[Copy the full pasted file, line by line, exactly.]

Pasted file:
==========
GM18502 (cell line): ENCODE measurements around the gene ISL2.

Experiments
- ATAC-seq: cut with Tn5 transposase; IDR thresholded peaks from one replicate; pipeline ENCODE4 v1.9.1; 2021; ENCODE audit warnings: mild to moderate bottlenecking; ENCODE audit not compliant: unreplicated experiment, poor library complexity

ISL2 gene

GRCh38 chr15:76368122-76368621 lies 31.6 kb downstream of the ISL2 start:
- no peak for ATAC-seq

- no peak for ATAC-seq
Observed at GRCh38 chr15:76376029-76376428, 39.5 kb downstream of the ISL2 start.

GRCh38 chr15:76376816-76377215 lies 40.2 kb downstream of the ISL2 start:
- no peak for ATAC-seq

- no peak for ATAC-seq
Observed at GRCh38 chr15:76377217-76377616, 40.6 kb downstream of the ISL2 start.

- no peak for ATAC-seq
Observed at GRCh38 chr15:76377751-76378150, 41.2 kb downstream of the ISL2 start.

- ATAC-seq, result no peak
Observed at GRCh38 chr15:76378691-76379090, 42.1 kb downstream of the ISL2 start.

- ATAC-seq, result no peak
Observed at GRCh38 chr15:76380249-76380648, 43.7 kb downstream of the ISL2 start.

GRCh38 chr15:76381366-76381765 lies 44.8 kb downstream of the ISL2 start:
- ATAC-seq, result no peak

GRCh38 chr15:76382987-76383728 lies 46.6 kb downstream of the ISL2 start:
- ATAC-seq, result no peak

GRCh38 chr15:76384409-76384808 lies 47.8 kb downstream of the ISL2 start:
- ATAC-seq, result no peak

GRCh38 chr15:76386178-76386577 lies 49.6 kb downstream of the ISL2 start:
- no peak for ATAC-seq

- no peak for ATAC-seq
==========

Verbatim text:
GM18502 (cell line): ENCODE measurements around the gene ISL2.

Experiments
- ATAC-seq: cut with Tn5 transposase; IDR thresholded peaks from one replicate; pipeline ENCODE4 v1.9.1; 2021; ENCODE audit warnings: mild to moderate bottlenecking; ENCODE audit not compliant: unreplicated experiment, poor library complexity

ISL2 gene

GRCh38 chr15:76368122-76368621 lies 31.6 kb downstream of the ISL2 start:
- no peak for ATAC-seq

- no peak for ATAC-seq
Observed at GRCh38 chr15:76376029-76376428, 39.5 kb downstream of the ISL2 start.

GRCh38 chr15:76376816-76377215 lies 40.2 kb downstream of the ISL2 start:
- no peak for ATAC-seq

- no peak for ATAC-seq
Observed at GRCh38 chr15:76377217-76377616, 40.6 kb downstream of the ISL2 start.

- no peak for ATAC-seq
Observed at GRCh38 chr15:76377751-76378150, 41.2 kb downstream of the ISL2 start.

- ATAC-seq, result no peak
Observed at GRCh38 chr15:76378691-76379090, 42.1 kb downstream of the ISL2 start.

- ATAC-seq, result no peak
Observed at GRCh38 chr15:76380249-76380648, 43.7 kb downstream of the ISL2 start.

GRCh38 chr15:76381366-76381765 lies 44.8 kb downstream of the ISL2 start:
- ATAC-seq, result no peak

GRCh38 chr15:76382987-76383728 lies 46.6 kb downstream of the ISL2 start:
- ATAC-seq, result no peak

GRCh38 chr15:76384409-76384808 lies 47.8 kb downstream of the ISL2 start:
- ATAC-seq, result no peak

GRCh38 chr15:76386178-76386577 lies 49.6 kb downstream of the ISL2 start:
- no peak for ATAC-seq

- no peak for ATAC-seq